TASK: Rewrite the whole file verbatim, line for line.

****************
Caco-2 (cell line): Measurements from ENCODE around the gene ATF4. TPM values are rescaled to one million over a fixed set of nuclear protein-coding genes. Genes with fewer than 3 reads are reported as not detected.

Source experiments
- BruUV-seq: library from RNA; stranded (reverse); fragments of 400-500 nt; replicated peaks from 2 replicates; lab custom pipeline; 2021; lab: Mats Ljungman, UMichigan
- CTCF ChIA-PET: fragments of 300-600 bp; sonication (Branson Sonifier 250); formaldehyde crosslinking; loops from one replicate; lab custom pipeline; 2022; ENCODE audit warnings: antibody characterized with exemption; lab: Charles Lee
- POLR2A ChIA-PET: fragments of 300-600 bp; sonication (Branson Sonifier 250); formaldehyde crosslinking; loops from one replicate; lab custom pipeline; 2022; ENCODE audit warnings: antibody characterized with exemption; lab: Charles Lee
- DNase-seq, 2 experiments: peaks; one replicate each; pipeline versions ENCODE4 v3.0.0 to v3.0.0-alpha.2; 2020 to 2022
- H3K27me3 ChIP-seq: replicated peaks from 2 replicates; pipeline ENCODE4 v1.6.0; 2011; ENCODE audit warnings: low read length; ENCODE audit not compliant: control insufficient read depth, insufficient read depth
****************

Caco-2 (cell line): Measurements from ENCODE around the gene ATF4. TPM values are rescaled to one million over a fixed set of nuclear protein-coding genes. Genes with fewer than 3 reads are reported as not detected.

Source experiments
- BruUV-seq: library from RNA; stranded (reverse); fragments of 400-500 nt; replicated peaks from 2 replicates; lab custom pipeline; 2021; lab: Mats Ljungman, UMichigan
- CTCF ChIA-PET: fragments of 300-600 bp; sonication (Branson Sonifier 250); formaldehyde crosslinking; loops from one replicate; lab custom pipeline; 2022; ENCODE audit warnings: antibody characterized with exemption; lab: Charles Lee
- POLR2A ChIA-PET: fragments of 300-600 bp; sonication (Branson Sonifier 250); formaldehyde crosslinking; loops from one replicate; lab custom pipeline; 2022; ENCODE audit warnings: antibody characterized with exemption; lab: Charles Lee
- DNase-seq, 2 experiments: peaks; one replicate each; pipeline versions ENCODE4 v3.0.0 to v3.0.0-alpha.2; 2020 to 2022
- H3K27me3 ChIP-seq: replicated peaks from 2 replicates; pipeline ENCODE4 v1.6.0; 2011; ENCODE audit warnings: low read length; ENCODE audit not compliant: control insufficient read depth, insufficient read depth